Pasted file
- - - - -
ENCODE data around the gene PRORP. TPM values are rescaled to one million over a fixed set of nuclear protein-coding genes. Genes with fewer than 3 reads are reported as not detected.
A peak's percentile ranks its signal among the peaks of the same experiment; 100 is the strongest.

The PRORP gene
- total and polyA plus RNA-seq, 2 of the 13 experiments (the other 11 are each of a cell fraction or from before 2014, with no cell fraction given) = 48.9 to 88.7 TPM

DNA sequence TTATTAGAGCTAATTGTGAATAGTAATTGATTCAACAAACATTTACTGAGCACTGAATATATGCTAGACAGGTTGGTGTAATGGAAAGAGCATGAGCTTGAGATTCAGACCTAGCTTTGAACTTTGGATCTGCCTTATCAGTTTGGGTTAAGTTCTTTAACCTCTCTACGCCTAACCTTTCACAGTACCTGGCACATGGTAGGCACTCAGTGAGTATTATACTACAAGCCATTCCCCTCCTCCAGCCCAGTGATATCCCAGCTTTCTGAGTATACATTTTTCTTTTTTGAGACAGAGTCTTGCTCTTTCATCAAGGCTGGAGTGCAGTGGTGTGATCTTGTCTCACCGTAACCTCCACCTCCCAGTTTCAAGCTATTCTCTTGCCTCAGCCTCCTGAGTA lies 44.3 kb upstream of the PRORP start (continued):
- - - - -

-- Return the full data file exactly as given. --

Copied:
ENCODE data around the gene PRORP. TPM values are rescaled to one million over a fixed set of nuclear protein-coding genes. Genes with fewer than 3 reads are reported as not detected.
A peak's percentile ranks its signal among the peaks of the same experiment; 100 is the strongest.

The PRORP gene
- total and polyA plus RNA-seq, 2 of the 13 experiments (the other 11 are each of a cell fraction or from before 2014, with no cell fraction given) = 48.9 to 88.7 TPM

DNA sequence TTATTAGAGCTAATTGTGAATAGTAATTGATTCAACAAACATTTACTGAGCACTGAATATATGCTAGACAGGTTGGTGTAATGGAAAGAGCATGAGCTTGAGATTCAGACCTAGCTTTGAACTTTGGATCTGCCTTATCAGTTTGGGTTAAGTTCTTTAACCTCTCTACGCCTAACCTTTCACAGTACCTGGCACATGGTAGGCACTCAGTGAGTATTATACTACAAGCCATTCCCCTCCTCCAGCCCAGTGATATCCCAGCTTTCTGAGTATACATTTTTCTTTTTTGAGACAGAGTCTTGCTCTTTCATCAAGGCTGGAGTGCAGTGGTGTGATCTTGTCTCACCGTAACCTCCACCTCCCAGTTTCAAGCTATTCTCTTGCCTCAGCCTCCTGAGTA lies 44.3 kb upstream of the PRORP start (continued):